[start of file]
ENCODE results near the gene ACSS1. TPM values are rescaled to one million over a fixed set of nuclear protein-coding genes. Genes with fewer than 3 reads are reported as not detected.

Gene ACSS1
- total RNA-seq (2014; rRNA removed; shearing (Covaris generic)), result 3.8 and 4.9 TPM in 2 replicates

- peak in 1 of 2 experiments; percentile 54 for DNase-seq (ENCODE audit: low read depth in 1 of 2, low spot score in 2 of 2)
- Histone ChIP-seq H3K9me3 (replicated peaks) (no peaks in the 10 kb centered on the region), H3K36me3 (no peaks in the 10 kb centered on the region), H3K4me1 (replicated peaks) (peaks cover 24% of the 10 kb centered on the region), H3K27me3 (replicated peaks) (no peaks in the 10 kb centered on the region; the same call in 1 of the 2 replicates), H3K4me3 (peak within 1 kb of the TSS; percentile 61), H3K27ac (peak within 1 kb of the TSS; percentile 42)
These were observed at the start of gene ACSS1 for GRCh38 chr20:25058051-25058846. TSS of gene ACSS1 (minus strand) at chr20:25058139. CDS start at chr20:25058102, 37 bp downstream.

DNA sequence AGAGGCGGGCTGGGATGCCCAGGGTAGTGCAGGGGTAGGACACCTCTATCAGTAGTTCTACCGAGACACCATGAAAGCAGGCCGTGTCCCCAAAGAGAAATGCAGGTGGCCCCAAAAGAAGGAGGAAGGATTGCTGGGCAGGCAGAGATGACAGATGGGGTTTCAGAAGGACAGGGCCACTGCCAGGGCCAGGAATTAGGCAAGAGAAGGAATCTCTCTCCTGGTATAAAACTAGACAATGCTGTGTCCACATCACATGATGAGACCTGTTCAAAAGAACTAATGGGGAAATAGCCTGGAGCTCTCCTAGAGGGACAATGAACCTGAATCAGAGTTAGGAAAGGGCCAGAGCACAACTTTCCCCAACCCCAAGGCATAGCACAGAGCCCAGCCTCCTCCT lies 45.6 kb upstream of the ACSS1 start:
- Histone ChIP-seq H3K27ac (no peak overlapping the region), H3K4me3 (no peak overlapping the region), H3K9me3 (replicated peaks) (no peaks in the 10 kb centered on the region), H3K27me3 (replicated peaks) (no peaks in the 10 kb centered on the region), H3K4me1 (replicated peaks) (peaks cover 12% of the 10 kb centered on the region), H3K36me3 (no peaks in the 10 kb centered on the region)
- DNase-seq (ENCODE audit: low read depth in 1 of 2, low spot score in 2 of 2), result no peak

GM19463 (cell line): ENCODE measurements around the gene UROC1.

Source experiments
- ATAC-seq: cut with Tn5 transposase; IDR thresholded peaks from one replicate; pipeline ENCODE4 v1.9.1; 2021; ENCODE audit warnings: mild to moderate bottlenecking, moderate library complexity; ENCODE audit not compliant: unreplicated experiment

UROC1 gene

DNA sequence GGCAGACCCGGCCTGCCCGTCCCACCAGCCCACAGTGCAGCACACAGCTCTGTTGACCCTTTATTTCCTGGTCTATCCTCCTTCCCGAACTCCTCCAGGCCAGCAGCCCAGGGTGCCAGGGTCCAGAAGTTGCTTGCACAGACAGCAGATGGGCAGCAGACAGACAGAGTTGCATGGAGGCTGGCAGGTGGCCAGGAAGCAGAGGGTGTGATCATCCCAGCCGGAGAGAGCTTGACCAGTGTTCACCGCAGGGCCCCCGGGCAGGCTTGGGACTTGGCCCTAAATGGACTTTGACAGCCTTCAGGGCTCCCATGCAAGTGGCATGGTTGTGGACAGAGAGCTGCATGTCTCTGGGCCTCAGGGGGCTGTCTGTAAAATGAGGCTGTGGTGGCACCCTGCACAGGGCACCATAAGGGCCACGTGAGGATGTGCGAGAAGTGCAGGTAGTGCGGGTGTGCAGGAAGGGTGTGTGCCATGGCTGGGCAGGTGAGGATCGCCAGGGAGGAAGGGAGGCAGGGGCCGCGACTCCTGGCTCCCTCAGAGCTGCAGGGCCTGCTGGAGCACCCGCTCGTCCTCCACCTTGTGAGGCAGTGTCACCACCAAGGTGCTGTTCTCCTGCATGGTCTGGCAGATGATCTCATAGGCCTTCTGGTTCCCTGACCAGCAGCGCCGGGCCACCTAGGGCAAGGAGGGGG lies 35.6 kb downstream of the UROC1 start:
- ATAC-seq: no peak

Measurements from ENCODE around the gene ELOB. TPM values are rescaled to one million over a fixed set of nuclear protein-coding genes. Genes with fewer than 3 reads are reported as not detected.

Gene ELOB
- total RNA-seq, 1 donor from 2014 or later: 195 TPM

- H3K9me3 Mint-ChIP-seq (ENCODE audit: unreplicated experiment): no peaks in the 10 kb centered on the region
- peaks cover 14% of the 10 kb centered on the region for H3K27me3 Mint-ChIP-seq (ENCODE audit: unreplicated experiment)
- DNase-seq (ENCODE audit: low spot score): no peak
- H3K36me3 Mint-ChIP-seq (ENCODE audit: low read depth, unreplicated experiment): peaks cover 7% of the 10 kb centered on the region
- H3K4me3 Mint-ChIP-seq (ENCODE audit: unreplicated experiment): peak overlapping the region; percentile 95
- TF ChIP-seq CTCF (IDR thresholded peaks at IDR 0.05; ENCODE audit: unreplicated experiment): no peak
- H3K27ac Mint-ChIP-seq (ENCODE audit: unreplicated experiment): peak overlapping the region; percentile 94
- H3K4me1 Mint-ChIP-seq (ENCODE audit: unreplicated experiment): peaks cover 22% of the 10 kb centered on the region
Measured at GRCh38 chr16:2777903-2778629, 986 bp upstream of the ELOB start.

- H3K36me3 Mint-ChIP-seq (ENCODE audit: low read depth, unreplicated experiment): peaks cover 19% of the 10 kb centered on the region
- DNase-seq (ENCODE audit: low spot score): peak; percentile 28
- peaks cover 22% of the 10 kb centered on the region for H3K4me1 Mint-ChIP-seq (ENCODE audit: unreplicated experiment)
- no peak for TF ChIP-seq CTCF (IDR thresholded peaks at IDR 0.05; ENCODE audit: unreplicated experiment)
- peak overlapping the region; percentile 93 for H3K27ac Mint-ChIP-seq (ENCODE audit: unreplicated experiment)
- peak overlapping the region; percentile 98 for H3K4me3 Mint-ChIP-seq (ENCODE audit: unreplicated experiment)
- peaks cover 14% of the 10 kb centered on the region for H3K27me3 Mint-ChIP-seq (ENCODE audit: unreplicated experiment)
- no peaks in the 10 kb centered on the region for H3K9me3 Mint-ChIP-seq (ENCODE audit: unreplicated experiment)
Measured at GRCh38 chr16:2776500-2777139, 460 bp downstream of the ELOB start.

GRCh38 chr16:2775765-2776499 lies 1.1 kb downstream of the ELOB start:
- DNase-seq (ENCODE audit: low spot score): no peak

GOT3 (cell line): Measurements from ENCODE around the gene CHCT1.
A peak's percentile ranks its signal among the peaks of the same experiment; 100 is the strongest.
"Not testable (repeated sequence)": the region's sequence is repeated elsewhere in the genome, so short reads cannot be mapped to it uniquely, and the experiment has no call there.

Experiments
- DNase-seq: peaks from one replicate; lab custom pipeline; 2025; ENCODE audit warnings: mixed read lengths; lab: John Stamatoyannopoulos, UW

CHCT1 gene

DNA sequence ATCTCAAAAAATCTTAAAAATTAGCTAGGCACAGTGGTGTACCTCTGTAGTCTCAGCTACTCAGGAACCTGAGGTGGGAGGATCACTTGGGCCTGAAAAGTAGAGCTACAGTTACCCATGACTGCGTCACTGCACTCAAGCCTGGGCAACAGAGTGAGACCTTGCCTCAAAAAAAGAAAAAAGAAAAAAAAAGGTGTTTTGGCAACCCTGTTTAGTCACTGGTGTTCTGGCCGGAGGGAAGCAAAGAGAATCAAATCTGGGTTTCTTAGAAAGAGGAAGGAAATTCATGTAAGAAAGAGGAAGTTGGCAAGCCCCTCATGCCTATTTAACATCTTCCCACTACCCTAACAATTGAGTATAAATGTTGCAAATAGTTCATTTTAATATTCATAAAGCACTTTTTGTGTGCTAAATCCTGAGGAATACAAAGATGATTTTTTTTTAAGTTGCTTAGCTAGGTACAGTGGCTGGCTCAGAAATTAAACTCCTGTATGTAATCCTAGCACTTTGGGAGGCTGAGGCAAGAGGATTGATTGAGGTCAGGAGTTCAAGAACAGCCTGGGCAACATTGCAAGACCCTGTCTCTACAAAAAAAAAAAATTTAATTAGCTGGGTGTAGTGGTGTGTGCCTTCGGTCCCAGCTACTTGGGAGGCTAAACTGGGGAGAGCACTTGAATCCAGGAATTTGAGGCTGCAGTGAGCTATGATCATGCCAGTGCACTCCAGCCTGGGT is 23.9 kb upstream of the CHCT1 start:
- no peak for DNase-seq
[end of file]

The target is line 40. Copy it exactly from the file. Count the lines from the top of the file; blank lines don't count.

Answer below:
A peak's percentile ranks its signal among the peaks of the same experiment; 100 is the strongest.